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How two Jewish Bible scholars got an audience with the pope

“The Jewish Annotated New Testament” cover with co-authors Marc Zvi Brettler, left, and Amy-Jill Levine. Courtesy photos

(RNS) — Hebrew Bible scholar Marc Zvi Brettler learned years ago that it never hurts to ask.

Talking to an acquaintance at Rome’s Pontifical Gregorian University last year, Brettler, a professor of Judaic studies at Duke University, popped the question: Might he be granted an audience with the pope?

Brettler has been interested in a deeper understanding of Jewish and Christian Scriptures since he began working on “The Jewish Annotated New Testament” with co-author and co-editor Amy-Jill Levine, first published in 2011.


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Turns out, Pope Francis was interested in meeting with him, too. On Wednesday (March 27), Brettler and Levine, a professor of New Testament studies at Vanderbilt University, will present Francis with a signed copy of their  book, aimed at Jewish readers but a resource for anyone who is interested in a Jewish scholarly perspective on the Christians Scriptures that informs rather than tries to persuade or proselytize.

The idea that Jews, who do not consider the New Testament holy, should understand the New Testament fills a need, according to the authors, especially at a time of heightened religious tensions. That need is one the pope recognizes as well. Francis has made interfaith dialogue a priority, calling it an “antidote to violence.”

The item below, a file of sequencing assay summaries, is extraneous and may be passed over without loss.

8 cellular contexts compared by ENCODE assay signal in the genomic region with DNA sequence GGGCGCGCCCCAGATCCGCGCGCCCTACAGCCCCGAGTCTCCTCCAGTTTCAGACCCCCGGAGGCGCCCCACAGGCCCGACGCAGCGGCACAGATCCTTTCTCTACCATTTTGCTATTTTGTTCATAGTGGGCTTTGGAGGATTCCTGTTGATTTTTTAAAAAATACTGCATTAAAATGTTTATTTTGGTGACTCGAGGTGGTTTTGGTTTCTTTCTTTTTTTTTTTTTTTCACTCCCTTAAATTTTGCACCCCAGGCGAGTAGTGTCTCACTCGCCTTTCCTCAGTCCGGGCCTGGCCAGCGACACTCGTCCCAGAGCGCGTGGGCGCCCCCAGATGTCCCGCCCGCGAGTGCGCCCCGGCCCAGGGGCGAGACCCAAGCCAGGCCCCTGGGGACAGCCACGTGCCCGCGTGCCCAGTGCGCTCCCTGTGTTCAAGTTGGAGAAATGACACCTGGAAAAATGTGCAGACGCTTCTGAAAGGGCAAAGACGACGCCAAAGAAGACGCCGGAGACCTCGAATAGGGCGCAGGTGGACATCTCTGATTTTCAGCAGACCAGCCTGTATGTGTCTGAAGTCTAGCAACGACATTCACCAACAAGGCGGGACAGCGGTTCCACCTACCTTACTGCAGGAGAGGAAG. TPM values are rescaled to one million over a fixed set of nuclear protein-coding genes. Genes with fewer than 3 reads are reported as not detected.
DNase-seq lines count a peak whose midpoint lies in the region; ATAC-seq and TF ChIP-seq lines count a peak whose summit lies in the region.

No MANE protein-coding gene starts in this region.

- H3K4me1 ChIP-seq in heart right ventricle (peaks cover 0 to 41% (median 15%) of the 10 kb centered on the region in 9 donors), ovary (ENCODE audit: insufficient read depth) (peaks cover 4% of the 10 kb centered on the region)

Religion News Service caught up with Brettler in Jerusalem, where he is spending a sabbatical. This interview was edited for length and clarity.

How did this papal audience come about?

I knew Amy-Jill Levine was going to be teaching in Rome. I’ve never been to Rome but I know a professor who teaches (at the Pontifical Gregorian University). I asked if I might come and give a lecture or a talk while I’m there, which he arranged.

While I was talking to them, I said, “I’m Jewish, I come from New York, I have a certain amount of chutzpah. Might it be possible to arrange a papal visit?” They looked into it and they thought the book was important enough that it merited it. The idea came from me but the “yes” came from them.

Image courtesy of Oxford University Press

Why did you feel the need to write “The Jewish Annotated New Testament” and who is its intended audience?

I co-edited “The Jewish Study Bible” with Adele Berlin, a professor emerita at the University of Maryland. I was interested in a similar follow-up. Here again, it never hurts to ask. So, I went to the Oxford University Press, which published “The Jewish Study Bible,” and asked about doing a “Jewish Annotated New Testament.” The first edition came out in 2011. It got a lot of press. Oxford decided a second edition was merited. (It came out in 2017.)

Both Amy-Jill Levine and I think the New Testament is too important a book for Jews not to read. The phrase I use is that I wanted to create a “safe New Testament” for Jews to read. Unlike typical New Testaments, which are part of proselytizing, this is a scholarly work.